MANHATTAN (CN) — A man who confessed to killing his girlfriend will get a new trial, after the New York appeals court found he was denied a fair trial for second-degree murder because a juror failed to disclose she had applied for a job as an assistant district attorney.
The First Appellate Division of the New York Supreme Court on Tuesday vacated Equan Southall’s 23-years-to-life sentence for second-degree murder. According to the 5-0 ruling, one juror’s application to work for the New York County District Attorney’s Office, which prosecuted the case, prevented her from rendering a fair and impartial verdict.
“While we recognize that there is no rule requiring automatic reversal in these situations, since the verdict was not returned by a fair and impartial jury and we find the juror would have been subject to removal for cause, we agree with defendant that he was denied a fair trial on the ground that he was not tried by a jury of his own choice,” Justice Peter Tom wrote for the court.
Tom added: “Critically, the juror remaining on the jury was prejudicial to defendant because he was ultimately convicted by the jury.”
The court found the juror’s faith in her own fairness irrelevant.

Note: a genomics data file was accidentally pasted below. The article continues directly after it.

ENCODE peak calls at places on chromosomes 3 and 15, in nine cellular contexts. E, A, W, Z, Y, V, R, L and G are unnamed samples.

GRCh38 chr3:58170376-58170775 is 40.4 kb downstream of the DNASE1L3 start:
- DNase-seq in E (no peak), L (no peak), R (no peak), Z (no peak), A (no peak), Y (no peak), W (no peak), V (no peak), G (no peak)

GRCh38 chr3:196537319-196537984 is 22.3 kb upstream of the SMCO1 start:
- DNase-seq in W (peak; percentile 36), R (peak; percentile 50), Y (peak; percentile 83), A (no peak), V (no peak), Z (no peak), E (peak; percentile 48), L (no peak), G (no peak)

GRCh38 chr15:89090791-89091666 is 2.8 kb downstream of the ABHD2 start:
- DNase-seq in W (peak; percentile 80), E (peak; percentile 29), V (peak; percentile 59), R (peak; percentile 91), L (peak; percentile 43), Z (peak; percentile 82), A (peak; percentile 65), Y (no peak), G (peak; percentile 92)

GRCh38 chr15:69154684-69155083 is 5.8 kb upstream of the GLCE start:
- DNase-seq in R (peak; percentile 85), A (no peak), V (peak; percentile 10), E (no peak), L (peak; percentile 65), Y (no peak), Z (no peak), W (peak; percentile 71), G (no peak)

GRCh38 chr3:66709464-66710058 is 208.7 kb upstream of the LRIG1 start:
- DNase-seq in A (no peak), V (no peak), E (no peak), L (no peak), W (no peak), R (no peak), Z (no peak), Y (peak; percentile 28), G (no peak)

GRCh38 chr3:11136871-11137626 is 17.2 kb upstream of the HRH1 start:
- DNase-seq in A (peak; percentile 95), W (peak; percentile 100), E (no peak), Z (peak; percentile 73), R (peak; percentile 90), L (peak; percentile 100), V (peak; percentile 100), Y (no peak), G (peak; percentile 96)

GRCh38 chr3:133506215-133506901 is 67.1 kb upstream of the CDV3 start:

“Even if the juror was sincerely convinced that she would be a fair juror, it was problematic for her to be one of the triers of fact in an action brought by her prospective employer,” Tom wrote. “Her knowledge that she was seeking a job at the DA’s Office, as well as her experience of crafting her argument in her cover letter to the DA’s Office that she would be an excellent prosecutor there, created a relationship between her and the DA’s office, which raised a high likelihood that she would be inclined to favor the People.”
The voir dire process in Robert Southall’s murder trial began on April 11, 2014, and the jury was sworn in on April 18.
During that week, the juror submitted an online application for a job as a prosecutor — two days after she was questioned as a prospective juror, but two days before she was sworn in.
Two days before she applied for the job, the juror told the court she was “employed as an attorney” at “a large law firm doing corporate litigation, white col[la]r defense and securities.”
Her hiring was disclosed eight months after Southall was sentenced, in a Jan. 22, 2015, letter to the court and the defense, from Craig J. Ortner, one of the two assistant district attorneys who tried the case.
Southall then filed a motion to vacate, which the Manhattan trial court denied, finding that the juror’s testimony established that her vote in this case “was not influenced by any bias or prejudice arising from her employment application,” and that she did not falsely answer any voir dire questions or violate the court’s instructions.
Southall’s appeals attorney John Vang with the Center for Appellate Litigation have not responded to a request for comment.
Equall’s attorney Patrick Brackley argued at trial that Southall suffered from an extreme emotional disturbance, and sought, unsuccessfully, to reduce the charge to first-degree manslaughter.